Insight into Alternative Spring Break 2017


courtesy of Cassie Stoutenburg

Cassie Stoutenburg, president of Alternate Spring Break and senior biomedical sciences major has participated in the program the past three years.

Gina Navaroli, Staff Reporter

Spring break is rapidly approaching, and it is about time to figure out how to fill the free time. Among various volunteer opportunities provided by Oakland University, Alternative Spring Break is one that students wait all year to apply for.

During these trips, students are involved in multiple mission works including disaster relief, health care, education and tutoring.

In previous years, ASB students have traveled to South Carolina, Texas, Pennsylvania, Florida and Illinois.

This year, groups will be traveling to provide community services in four locations. Here’s what each place is all about, according to ASB’s GrizzOrgs page:

Austin, Texas — Thinkery, Any Baby Can, Austin Animal Shelter and Starry: Students will be helping at an animal shelter and doing minor home repairs.

Nashville, Tennessee — Nashville Rescue Mission: Volunteers will be serving at a soup kitchen and working in a warehouse that handles donations for underprivileged people. This option is a new addition this year, according to Emily DeLano, the Center for Student Activities and Leadership Development coordinator of leadership and service learning.

Fort Lauderdale, Florida — Victory Living: Students will be working with an organization that strives to give people with disabilities services and opportunities. 

Kissimmee, Florida — Give Kids the World: Volunteers will be serving food and operating rides at this cost-free resort and theme park for children with life-threatening illnesses and their families. 

This year, OU’s spring break is Feb. 19-26. Attending ASB is an opportunity to make a difference, meet new people and develop new skills during time off from classes.

DeLano gave insight into this year’s ASB as she looks forward to her seventh year of volunteering.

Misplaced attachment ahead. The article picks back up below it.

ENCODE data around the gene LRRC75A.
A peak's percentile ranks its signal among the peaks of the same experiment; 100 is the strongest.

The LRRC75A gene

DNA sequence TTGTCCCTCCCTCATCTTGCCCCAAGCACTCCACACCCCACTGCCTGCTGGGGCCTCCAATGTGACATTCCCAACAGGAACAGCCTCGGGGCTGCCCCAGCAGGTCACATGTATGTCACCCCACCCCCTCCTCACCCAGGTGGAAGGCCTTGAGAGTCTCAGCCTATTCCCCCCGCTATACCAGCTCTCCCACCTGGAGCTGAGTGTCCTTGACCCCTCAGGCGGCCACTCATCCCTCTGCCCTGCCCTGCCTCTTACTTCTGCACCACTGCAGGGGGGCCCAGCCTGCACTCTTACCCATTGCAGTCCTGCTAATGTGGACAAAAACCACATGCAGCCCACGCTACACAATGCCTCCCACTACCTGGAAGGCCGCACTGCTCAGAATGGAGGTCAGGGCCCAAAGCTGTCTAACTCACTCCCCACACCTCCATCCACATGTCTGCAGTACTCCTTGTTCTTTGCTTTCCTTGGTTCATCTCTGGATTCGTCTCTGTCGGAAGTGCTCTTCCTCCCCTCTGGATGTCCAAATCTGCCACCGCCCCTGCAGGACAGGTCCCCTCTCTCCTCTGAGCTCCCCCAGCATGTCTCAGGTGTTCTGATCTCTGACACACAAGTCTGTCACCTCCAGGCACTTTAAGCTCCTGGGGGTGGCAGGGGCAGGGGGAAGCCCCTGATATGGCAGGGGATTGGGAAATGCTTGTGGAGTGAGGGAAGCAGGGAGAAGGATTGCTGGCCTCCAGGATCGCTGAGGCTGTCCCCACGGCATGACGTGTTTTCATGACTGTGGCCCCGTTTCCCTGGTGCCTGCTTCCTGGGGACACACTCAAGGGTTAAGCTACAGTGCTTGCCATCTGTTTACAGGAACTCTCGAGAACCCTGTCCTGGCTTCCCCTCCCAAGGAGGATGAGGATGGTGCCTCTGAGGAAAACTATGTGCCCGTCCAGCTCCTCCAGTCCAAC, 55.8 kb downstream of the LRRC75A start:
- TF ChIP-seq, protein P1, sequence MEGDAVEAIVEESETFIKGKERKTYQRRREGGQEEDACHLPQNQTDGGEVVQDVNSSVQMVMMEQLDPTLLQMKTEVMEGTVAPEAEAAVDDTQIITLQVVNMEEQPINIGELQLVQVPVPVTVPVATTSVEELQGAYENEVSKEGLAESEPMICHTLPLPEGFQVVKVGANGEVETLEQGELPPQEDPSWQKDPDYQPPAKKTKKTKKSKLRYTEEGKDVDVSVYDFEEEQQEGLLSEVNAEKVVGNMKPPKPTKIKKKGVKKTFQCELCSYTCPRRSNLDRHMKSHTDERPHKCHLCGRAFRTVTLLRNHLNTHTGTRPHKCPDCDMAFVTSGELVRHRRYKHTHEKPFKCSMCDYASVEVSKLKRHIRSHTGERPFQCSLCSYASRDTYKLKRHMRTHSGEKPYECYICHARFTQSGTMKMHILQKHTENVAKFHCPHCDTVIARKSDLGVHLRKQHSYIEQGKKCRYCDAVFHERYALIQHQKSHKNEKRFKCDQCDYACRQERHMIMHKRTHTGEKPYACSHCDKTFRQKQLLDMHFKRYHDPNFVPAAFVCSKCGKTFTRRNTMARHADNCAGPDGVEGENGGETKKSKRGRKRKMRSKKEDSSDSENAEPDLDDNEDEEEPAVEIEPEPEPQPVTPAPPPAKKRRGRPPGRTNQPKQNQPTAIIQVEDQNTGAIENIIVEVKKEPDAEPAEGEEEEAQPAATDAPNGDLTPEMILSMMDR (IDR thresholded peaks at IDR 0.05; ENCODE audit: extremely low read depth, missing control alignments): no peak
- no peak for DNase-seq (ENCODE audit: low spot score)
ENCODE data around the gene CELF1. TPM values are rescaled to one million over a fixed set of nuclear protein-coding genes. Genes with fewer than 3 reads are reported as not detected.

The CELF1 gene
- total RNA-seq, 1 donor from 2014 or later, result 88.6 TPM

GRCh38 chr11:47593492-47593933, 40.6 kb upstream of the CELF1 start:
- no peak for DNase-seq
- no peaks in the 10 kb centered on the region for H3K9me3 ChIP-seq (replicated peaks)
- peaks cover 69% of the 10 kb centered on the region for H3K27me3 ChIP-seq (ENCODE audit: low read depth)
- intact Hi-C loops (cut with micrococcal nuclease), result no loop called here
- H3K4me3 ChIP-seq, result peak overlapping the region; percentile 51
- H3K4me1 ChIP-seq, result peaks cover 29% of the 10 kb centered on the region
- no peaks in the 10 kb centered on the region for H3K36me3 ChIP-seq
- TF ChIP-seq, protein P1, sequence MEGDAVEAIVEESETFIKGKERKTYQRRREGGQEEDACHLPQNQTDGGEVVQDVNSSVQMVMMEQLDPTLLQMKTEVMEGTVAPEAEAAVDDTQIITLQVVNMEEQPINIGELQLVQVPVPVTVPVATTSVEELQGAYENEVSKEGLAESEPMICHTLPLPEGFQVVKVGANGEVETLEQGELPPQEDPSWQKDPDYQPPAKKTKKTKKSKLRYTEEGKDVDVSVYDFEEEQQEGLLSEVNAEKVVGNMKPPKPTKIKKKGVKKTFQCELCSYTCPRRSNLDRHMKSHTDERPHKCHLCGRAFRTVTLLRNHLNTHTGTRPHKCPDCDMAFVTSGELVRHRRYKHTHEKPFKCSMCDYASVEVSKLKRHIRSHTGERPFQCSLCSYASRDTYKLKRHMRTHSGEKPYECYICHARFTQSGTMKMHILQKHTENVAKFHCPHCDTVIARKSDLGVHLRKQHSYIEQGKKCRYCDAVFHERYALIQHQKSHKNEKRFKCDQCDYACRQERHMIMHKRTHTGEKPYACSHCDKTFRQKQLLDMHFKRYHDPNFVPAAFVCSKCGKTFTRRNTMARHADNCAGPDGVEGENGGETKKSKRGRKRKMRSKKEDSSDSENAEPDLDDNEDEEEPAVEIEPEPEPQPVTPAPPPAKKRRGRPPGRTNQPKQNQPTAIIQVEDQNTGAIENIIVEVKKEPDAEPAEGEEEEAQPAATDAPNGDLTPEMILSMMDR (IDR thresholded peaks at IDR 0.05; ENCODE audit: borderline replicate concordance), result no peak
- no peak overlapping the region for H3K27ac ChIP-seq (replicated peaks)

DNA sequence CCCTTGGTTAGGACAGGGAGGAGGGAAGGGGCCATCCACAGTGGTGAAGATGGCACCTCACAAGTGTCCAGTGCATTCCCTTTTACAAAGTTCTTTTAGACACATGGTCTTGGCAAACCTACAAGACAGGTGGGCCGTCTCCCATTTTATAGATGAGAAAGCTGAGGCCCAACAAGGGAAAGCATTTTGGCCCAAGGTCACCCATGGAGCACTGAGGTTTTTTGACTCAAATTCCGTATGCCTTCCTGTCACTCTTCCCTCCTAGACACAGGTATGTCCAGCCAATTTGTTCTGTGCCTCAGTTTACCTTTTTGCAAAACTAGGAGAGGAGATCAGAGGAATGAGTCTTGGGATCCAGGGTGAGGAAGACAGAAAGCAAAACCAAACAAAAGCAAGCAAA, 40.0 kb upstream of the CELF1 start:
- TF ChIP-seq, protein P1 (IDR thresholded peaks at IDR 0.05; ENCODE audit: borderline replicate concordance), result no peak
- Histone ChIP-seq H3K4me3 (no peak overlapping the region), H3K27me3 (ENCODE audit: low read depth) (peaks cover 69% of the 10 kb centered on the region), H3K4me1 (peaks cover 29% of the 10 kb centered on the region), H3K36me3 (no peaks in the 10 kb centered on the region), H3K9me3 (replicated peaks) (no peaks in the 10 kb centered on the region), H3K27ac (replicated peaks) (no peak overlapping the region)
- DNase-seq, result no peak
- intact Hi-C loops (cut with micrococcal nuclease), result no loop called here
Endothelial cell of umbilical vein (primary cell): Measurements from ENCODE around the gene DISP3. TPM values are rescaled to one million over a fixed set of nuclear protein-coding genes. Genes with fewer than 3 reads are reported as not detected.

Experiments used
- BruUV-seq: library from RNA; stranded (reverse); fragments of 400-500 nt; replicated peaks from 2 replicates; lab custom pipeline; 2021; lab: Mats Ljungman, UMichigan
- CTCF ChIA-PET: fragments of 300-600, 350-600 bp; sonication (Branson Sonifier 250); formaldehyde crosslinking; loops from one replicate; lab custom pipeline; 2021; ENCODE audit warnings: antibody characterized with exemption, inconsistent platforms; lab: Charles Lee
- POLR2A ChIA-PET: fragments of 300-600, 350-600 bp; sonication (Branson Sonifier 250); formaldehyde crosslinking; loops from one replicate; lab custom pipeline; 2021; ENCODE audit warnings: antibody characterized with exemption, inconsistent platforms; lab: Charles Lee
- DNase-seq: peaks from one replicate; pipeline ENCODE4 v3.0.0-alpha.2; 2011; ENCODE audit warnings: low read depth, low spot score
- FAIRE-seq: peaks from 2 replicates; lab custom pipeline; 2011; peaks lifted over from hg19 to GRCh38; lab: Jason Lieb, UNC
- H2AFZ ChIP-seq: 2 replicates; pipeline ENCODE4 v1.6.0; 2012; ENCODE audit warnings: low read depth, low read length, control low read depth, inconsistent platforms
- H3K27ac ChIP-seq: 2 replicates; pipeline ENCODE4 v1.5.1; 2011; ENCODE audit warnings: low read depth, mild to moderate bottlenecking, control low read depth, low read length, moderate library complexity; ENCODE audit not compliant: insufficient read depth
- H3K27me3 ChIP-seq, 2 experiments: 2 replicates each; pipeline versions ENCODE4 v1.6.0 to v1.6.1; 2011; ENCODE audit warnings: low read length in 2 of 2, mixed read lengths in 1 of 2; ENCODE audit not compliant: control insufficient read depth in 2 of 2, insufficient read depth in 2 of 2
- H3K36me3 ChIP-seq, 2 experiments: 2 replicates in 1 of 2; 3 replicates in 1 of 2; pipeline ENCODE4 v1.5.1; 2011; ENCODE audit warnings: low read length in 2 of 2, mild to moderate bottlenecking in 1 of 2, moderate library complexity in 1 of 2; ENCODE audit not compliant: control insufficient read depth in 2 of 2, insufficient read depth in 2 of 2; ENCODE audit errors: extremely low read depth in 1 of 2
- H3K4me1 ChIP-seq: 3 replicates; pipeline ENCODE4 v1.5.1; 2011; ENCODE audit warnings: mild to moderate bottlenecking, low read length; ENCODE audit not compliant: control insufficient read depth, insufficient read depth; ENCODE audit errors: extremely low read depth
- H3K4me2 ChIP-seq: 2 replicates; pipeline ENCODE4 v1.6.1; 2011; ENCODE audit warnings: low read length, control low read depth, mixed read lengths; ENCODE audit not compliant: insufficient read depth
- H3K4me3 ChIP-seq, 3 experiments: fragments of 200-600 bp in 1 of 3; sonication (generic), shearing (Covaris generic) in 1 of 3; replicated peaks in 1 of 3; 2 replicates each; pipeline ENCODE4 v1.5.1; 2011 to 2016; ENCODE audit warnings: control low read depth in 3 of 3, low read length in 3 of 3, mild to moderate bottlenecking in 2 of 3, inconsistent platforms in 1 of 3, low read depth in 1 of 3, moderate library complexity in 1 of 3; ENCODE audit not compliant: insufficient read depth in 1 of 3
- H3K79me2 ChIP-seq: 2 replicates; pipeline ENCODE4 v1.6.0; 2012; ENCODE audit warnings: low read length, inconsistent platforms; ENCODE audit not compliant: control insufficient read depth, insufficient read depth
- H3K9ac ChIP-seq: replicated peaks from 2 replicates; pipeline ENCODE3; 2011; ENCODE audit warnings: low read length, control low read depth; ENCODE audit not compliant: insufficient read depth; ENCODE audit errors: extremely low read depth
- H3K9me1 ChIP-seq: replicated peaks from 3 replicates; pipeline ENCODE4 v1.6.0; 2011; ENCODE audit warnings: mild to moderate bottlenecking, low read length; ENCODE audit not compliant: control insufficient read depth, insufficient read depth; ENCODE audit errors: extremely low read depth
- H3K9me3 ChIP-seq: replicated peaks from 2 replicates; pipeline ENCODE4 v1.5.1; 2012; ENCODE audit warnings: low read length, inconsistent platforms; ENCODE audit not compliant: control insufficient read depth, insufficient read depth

“Students have life-transforming experiences,” DeLano said. “They oversee recreational therapy for kids with illnesses. Students learn from people in need. They learn thankfulness, patience [and] a greater appreciation for their college education.”

She said 70 students volunteer and fly to the various locations. They volunteer around eight hours a day.

The student fee for ASB is $300-$500. This cost includes housing, meals and transportation. DeLano expects ASB’s application to include volunteer and leadership experience, hard work and great character.

“There is no greater feeling to see students serve others and, in fact, they learn from serving,” DeLano said. “There is no other gift better than to serve someone else in need. If they [students] are ready to grow in character and be a servant leader, this is the trip for you.”

Cassie Stoutenburg, president of ASB and senior biomedical sciences major, explained ASB from a student perspective. She is going into her fourth year attending the trip.

“My favorite part about ASB is the people that I meet while on the trips,” she said. “Meeting people from OU that are passionate enough about volunteering on their week off from classes is a really cool thing when you are also that passionate.”

Stoutenburg’s bond with the people in need makes the work worthwhile.

“Seeing the smiles on their faces and hearing the appreciation in their voices makes the early mornings and late evenings on our week off beyond worth it,” she said.

Going on a trip with no familiar faces can be a step out of a student’s comfort zone. Stoutenburg said attending ASB her freshman year changed her for the better.

“I met the most incredible students at Oakland through that trip and learned so much about myself,” she said. “I would tell students that these trips will transform their outlooks on life. You will come back refreshed and thankful, and that is something that you truly cannot understand until you experience this.”